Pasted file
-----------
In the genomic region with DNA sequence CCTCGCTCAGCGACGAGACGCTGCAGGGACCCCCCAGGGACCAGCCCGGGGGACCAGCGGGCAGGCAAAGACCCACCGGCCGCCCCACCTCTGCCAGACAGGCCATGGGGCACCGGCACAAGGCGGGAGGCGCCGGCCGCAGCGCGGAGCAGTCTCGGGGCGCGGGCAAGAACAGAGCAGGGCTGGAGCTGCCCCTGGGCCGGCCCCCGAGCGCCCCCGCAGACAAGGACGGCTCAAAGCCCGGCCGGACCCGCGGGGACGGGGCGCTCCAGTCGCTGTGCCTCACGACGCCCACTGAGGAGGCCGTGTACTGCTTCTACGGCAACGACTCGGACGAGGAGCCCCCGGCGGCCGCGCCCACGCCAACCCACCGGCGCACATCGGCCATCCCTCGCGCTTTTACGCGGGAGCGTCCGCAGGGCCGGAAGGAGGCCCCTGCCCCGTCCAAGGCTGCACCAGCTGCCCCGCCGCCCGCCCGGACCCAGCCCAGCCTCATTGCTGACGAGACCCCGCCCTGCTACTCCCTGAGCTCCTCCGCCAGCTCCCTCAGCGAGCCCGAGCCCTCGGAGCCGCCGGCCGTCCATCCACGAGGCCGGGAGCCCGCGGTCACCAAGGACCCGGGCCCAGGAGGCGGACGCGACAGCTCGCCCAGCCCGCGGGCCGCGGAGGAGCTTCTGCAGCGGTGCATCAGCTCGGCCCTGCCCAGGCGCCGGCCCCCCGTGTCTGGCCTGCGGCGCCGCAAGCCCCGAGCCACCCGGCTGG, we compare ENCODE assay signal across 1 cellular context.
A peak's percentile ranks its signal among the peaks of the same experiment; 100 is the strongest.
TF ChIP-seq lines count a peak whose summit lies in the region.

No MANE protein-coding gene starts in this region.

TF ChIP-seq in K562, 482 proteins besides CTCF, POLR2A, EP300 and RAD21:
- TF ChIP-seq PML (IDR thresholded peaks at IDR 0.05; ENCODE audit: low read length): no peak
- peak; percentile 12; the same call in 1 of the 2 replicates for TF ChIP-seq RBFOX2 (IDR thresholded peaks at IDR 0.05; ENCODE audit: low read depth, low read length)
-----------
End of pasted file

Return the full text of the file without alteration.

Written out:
In the genomic region with DNA sequence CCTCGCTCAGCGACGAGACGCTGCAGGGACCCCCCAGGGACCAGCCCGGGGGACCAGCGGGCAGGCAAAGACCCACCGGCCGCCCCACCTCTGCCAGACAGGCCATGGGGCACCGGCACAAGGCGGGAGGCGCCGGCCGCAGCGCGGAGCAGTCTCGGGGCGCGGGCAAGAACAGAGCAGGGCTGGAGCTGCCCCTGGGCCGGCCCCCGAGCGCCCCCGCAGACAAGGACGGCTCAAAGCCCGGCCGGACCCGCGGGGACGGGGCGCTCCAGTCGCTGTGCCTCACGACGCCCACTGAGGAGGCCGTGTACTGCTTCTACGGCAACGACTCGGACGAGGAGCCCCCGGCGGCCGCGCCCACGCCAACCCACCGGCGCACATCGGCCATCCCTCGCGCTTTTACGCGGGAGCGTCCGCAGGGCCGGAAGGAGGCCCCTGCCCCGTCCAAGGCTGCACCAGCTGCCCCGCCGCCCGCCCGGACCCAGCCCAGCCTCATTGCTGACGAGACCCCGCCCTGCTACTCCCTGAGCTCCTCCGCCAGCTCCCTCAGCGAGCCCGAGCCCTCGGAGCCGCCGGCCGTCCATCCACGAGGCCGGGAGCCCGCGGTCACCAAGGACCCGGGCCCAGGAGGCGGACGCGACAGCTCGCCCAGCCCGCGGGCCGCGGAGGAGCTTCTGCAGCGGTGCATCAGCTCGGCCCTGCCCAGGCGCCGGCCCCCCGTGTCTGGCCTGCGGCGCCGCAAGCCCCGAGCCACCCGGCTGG, we compare ENCODE assay signal across 1 cellular context.
A peak's percentile ranks its signal among the peaks of the same experiment; 100 is the strongest.
TF ChIP-seq lines count a peak whose summit lies in the region.

No MANE protein-coding gene starts in this region.

TF ChIP-seq in K562, 482 proteins besides CTCF, POLR2A, EP300 and RAD21:
- TF ChIP-seq PML (IDR thresholded peaks at IDR 0.05; ENCODE audit: low read length): no peak
- peak; percentile 12; the same call in 1 of the 2 replicates for TF ChIP-seq RBFOX2 (IDR thresholded peaks at IDR 0.05; ENCODE audit: low read depth, low read length)